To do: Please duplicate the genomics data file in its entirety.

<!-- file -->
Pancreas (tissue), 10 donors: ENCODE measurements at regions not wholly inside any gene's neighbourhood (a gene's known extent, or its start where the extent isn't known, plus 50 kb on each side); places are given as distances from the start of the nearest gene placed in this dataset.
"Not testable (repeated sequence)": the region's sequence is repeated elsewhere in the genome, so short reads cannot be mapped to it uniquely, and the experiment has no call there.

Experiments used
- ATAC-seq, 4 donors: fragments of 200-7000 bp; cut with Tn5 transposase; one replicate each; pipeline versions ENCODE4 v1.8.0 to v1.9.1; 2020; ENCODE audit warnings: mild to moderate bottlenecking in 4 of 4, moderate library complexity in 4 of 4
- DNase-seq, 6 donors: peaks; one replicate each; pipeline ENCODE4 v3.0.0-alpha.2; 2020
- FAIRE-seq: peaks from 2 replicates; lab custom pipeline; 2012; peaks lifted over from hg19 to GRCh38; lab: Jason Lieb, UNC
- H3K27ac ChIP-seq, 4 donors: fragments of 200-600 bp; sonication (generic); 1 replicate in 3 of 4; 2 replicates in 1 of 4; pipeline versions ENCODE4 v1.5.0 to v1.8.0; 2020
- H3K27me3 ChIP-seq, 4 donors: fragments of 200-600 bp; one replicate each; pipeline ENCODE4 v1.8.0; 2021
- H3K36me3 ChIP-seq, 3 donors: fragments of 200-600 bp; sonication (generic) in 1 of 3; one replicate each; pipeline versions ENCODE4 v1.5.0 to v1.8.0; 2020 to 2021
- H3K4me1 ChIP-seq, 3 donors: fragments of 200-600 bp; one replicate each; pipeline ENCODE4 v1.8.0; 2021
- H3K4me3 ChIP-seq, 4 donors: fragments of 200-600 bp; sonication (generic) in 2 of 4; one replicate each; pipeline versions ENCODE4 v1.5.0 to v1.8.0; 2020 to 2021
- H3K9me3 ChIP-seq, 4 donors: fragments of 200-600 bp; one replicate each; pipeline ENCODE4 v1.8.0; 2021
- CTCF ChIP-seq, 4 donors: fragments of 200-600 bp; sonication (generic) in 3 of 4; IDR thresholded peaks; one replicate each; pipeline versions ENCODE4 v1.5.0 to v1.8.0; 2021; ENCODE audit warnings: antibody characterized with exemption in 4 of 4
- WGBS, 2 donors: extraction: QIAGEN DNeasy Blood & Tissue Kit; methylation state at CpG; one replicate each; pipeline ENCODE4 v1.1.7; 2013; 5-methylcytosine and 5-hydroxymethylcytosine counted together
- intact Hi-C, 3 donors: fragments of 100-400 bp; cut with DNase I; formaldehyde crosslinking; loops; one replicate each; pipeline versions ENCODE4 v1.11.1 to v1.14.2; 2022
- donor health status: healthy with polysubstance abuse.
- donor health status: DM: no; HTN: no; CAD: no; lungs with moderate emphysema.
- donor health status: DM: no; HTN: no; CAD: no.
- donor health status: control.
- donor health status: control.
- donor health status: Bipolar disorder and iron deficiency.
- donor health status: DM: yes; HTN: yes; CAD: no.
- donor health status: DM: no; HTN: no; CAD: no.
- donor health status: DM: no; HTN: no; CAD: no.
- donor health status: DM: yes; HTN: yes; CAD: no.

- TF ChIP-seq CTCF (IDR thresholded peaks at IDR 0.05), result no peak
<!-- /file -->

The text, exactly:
Pancreas (tissue), 10 donors: ENCODE measurements at regions not wholly inside any gene's neighbourhood (a gene's known extent, or its start where the extent isn't known, plus 50 kb on each side); places are given as distances from the start of the nearest gene placed in this dataset.
"Not testable (repeated sequence)": the region's sequence is repeated elsewhere in the genome, so short reads cannot be mapped to it uniquely, and the experiment has no call there.

Experiments used
- ATAC-seq, 4 donors: fragments of 200-7000 bp; cut with Tn5 transposase; one replicate each; pipeline versions ENCODE4 v1.8.0 to v1.9.1; 2020; ENCODE audit warnings: mild to moderate bottlenecking in 4 of 4, moderate library complexity in 4 of 4
- DNase-seq, 6 donors: peaks; one replicate each; pipeline ENCODE4 v3.0.0-alpha.2; 2020
- FAIRE-seq: peaks from 2 replicates; lab custom pipeline; 2012; peaks lifted over from hg19 to GRCh38; lab: Jason Lieb, UNC
- H3K27ac ChIP-seq, 4 donors: fragments of 200-600 bp; sonication (generic); 1 replicate in 3 of 4; 2 replicates in 1 of 4; pipeline versions ENCODE4 v1.5.0 to v1.8.0; 2020
- H3K27me3 ChIP-seq, 4 donors: fragments of 200-600 bp; one replicate each; pipeline ENCODE4 v1.8.0; 2021
- H3K36me3 ChIP-seq, 3 donors: fragments of 200-600 bp; sonication (generic) in 1 of 3; one replicate each; pipeline versions ENCODE4 v1.5.0 to v1.8.0; 2020 to 2021
- H3K4me1 ChIP-seq, 3 donors: fragments of 200-600 bp; one replicate each; pipeline ENCODE4 v1.8.0; 2021
- H3K4me3 ChIP-seq, 4 donors: fragments of 200-600 bp; sonication (generic) in 2 of 4; one replicate each; pipeline versions ENCODE4 v1.5.0 to v1.8.0; 2020 to 2021
- H3K9me3 ChIP-seq, 4 donors: fragments of 200-600 bp; one replicate each; pipeline ENCODE4 v1.8.0; 2021
- CTCF ChIP-seq, 4 donors: fragments of 200-600 bp; sonication (generic) in 3 of 4; IDR thresholded peaks; one replicate each; pipeline versions ENCODE4 v1.5.0 to v1.8.0; 2021; ENCODE audit warnings: antibody characterized with exemption in 4 of 4
- WGBS, 2 donors: extraction: QIAGEN DNeasy Blood & Tissue Kit; methylation state at CpG; one replicate each; pipeline ENCODE4 v1.1.7; 2013; 5-methylcytosine and 5-hydroxymethylcytosine counted together
- intact Hi-C, 3 donors: fragments of 100-400 bp; cut with DNase I; formaldehyde crosslinking; loops; one replicate each; pipeline versions ENCODE4 v1.11.1 to v1.14.2; 2022
- donor health status: healthy with polysubstance abuse.
- donor health status: DM: no; HTN: no; CAD: no; lungs with moderate emphysema.
- donor health status: DM: no; HTN: no; CAD: no.
- donor health status: control.
- donor health status: control.
- donor health status: Bipolar disorder and iron deficiency.
- donor health status: DM: yes; HTN: yes; CAD: no.
- donor health status: DM: no; HTN: no; CAD: no.
- donor health status: DM: no; HTN: no; CAD: no.
- donor health status: DM: yes; HTN: yes; CAD: no.

- TF ChIP-seq CTCF (IDR thresholded peaks at IDR 0.05), result no peak